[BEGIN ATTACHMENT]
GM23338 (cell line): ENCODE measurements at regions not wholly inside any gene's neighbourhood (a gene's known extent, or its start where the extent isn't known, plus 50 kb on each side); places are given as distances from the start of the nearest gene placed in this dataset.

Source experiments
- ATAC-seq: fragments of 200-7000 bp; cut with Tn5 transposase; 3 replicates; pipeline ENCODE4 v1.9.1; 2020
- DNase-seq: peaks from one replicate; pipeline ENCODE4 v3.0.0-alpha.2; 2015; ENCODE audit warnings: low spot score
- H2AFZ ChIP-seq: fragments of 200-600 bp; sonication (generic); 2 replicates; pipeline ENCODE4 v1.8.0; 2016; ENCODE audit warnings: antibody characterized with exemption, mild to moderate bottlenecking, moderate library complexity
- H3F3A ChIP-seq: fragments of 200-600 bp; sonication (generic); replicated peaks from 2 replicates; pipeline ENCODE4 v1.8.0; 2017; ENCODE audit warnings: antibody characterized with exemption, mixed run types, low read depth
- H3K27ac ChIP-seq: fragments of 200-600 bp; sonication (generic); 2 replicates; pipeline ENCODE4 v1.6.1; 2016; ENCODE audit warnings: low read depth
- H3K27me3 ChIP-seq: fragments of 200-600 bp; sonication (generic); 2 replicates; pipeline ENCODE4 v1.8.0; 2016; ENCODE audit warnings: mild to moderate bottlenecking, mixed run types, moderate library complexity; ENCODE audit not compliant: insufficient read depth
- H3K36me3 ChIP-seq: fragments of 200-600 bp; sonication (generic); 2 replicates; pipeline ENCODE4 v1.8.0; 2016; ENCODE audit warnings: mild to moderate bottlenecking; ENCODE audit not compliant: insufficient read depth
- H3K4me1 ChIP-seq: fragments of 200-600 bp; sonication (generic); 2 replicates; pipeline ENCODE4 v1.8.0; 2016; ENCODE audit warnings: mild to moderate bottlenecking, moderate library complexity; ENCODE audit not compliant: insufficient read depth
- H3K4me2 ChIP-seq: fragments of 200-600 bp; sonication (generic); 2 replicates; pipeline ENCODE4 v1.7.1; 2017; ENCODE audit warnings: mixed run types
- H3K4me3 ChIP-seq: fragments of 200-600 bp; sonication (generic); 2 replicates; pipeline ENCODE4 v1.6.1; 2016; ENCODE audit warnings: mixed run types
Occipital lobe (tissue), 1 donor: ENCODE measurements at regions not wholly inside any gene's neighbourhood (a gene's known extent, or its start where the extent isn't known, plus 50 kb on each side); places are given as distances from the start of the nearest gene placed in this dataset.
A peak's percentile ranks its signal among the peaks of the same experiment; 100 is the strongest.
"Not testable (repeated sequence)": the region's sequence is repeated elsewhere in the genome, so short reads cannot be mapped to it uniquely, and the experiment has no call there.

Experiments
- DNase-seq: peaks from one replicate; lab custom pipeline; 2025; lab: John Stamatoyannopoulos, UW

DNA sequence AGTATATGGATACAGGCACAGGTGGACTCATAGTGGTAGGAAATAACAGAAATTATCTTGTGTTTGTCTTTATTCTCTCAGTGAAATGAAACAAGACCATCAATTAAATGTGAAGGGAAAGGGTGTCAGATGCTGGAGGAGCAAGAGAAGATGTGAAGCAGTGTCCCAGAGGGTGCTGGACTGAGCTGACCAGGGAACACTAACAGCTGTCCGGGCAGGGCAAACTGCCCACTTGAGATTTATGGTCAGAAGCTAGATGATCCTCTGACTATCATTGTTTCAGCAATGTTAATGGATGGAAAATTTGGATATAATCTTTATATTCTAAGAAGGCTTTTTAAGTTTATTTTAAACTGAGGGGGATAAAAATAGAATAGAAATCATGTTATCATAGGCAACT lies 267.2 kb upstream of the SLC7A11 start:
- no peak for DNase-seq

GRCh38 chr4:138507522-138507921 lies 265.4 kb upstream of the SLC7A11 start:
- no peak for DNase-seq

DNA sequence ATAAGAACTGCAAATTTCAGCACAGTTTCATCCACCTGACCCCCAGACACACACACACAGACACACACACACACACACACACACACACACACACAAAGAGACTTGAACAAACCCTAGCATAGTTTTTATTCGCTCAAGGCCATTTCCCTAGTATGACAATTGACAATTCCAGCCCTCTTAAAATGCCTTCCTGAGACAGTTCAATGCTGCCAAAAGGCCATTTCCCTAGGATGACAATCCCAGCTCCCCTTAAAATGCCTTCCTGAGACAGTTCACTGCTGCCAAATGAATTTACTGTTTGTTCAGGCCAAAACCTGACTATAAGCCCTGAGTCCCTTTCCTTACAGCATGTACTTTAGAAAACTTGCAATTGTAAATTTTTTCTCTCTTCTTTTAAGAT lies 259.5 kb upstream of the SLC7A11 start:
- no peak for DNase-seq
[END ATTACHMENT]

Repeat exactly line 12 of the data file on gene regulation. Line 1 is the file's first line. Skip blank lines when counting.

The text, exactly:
- H3K4me3 ChIP-seq: fragments of 200-600 bp; sonication (generic); 2 replicates; pipeline ENCODE4 v1.6.1; 2016; ENCODE audit warnings: mixed run types